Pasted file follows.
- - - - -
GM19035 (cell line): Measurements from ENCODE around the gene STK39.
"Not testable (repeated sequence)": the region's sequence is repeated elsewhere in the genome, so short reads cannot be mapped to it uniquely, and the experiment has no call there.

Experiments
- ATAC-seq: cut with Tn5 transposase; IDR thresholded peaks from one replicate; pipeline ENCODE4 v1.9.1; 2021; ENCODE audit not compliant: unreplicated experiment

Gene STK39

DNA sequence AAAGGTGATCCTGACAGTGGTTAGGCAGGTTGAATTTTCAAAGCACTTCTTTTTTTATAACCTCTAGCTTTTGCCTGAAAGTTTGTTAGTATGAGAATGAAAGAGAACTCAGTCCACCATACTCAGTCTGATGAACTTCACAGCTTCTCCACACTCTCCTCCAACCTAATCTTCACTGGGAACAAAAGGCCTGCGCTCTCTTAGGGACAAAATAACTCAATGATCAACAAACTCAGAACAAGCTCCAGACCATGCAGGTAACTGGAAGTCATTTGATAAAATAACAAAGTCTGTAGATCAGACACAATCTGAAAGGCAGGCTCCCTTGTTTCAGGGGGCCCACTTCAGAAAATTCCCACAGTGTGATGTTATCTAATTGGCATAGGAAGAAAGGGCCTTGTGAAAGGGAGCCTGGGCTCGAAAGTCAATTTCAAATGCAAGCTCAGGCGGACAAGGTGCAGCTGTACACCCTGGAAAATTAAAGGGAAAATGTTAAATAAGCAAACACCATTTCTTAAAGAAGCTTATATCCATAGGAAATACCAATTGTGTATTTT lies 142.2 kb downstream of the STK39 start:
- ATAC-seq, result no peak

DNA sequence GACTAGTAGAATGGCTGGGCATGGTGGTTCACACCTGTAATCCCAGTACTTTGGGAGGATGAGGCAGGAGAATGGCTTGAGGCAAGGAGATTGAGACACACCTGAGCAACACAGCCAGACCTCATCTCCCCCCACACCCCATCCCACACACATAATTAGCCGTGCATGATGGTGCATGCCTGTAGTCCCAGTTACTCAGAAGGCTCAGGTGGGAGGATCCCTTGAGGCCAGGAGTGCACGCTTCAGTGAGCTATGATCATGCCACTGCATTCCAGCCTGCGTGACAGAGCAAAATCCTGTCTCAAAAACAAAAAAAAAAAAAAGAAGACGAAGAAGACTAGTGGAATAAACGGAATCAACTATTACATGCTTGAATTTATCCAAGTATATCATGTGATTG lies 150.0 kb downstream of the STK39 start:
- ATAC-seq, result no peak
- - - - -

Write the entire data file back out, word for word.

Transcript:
GM19035 (cell line): Measurements from ENCODE around the gene STK39.
"Not testable (repeated sequence)": the region's sequence is repeated elsewhere in the genome, so short reads cannot be mapped to it uniquely, and the experiment has no call there.

Experiments
- ATAC-seq: cut with Tn5 transposase; IDR thresholded peaks from one replicate; pipeline ENCODE4 v1.9.1; 2021; ENCODE audit not compliant: unreplicated experiment

Gene STK39

DNA sequence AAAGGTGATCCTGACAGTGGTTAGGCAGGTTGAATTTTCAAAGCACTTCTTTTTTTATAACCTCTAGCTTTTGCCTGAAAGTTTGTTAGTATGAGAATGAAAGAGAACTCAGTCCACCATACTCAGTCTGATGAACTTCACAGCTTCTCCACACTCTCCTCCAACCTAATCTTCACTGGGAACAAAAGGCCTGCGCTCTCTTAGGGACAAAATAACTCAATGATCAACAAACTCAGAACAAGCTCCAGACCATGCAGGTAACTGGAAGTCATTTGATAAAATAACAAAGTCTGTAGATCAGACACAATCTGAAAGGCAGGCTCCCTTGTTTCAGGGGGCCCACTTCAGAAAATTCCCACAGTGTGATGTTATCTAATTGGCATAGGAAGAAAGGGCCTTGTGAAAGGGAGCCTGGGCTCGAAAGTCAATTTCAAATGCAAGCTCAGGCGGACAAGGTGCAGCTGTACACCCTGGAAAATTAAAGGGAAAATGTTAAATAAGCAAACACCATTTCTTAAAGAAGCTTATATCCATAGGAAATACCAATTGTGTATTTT lies 142.2 kb downstream of the STK39 start:
- ATAC-seq, result no peak

DNA sequence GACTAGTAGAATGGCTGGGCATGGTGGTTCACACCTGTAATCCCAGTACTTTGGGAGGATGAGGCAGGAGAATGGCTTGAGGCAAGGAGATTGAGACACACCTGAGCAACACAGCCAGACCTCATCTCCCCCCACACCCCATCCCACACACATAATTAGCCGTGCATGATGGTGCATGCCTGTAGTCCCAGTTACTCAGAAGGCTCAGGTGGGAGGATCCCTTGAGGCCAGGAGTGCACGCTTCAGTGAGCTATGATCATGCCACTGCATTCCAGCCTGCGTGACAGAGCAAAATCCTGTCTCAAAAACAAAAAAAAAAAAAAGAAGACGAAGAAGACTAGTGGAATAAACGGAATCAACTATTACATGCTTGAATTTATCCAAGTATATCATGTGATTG lies 150.0 kb downstream of the STK39 start:
- ATAC-seq, result no peak